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Hands-on Impressions of Reassembly From PAX Prime 2014

Tinkerers and space fans alike should be very excited for Anisoptera’s first official video game release, Reassembly (PC, Mac, Linux), which is a vector art infused spaceship game that meshes crafting with arcade style spaceship shooting action. While at PAX Prime I had the opportunity to go hands-on with the game while discussing its merits with Arthur Danskin, who is the game’s creator and the founder of Anisoptera, and I found Reassembly to be a very detailed and intriguing Indie video game experience.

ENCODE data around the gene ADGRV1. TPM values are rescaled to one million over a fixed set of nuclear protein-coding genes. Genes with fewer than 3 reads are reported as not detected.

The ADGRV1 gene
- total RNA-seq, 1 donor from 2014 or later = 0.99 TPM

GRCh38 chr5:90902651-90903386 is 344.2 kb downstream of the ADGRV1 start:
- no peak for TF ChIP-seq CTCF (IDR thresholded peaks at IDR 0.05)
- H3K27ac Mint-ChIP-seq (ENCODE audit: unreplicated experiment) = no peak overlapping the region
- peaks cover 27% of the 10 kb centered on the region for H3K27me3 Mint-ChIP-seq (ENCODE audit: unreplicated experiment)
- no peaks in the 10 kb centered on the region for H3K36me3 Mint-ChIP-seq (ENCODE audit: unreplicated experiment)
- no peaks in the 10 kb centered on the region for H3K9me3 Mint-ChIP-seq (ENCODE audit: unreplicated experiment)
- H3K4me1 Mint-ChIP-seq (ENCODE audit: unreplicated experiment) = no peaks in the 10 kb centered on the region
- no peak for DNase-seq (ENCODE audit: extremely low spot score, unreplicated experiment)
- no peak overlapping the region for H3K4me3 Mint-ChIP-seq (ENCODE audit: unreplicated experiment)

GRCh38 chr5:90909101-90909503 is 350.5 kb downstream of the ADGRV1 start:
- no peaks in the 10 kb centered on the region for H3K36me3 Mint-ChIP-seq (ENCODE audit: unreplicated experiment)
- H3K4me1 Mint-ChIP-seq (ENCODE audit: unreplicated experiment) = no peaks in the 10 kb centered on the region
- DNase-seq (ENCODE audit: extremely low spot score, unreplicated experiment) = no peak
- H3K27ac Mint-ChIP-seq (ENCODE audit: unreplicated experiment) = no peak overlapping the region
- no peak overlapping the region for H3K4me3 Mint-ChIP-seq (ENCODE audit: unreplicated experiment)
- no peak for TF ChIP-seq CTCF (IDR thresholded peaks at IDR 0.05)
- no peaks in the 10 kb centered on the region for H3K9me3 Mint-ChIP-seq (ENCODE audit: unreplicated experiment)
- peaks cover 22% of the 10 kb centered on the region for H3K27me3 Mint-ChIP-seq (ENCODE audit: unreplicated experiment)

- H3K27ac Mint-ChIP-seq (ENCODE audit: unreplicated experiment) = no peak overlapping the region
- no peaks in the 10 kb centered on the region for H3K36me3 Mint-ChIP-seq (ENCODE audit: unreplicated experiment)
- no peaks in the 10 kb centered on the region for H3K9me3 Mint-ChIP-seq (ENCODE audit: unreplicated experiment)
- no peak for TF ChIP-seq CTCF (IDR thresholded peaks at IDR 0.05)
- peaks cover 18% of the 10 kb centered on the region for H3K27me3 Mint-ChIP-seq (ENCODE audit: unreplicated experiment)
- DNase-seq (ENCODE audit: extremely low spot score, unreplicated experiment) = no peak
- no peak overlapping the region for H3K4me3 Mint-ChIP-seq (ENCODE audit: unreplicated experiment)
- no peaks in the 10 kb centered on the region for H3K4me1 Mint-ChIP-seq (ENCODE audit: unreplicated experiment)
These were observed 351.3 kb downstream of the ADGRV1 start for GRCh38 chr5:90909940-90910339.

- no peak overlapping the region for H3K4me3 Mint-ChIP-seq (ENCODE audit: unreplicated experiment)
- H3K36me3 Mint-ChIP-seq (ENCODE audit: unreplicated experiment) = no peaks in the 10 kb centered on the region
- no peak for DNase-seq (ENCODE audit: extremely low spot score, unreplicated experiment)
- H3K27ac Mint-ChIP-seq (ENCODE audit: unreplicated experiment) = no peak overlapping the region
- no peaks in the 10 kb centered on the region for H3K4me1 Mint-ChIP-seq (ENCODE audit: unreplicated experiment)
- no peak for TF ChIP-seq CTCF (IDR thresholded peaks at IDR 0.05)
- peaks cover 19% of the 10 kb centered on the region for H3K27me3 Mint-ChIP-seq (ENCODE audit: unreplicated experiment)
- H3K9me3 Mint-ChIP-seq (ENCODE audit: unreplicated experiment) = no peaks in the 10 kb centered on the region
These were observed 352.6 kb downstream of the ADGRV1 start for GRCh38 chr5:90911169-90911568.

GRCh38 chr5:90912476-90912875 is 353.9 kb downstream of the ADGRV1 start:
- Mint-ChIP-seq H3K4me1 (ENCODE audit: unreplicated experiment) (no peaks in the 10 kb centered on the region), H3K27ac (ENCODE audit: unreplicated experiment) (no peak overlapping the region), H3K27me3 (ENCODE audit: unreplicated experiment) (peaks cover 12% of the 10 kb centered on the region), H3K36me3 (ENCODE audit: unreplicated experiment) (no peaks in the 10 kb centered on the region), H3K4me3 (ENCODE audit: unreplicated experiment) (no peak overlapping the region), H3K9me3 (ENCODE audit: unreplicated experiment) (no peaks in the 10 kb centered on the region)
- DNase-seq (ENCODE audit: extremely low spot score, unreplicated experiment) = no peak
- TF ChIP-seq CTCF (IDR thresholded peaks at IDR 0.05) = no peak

At its core Reassembly is a crafting game that allows players to build their own spaceships using an AutoCAD inspired interface and vector art designs to allow for complete customization of every ship in their fleet. The crafting mechanic is very deep, and players can spend hours upon hours just building ships for use in the unscripted gameplay component that resembles an arcade style space shooter, such as Asteroids if it were on steroids and featured vibrant colors and thousands of projectiles. Ship building is completely dependent on resources you can earn in the actual game, but outside of that restriction the only limitations when it comes to the design of a ship are your imagination, and the white “snap-to” points that signify where you can attach various parts of the ship. For example, the body of your ship may be shaped like a rectangle with multiple white “snap-to” points on it, so you could choose to load up each side with guns, or you could choose to add a bit more shielding or engines to suit your preferred play style.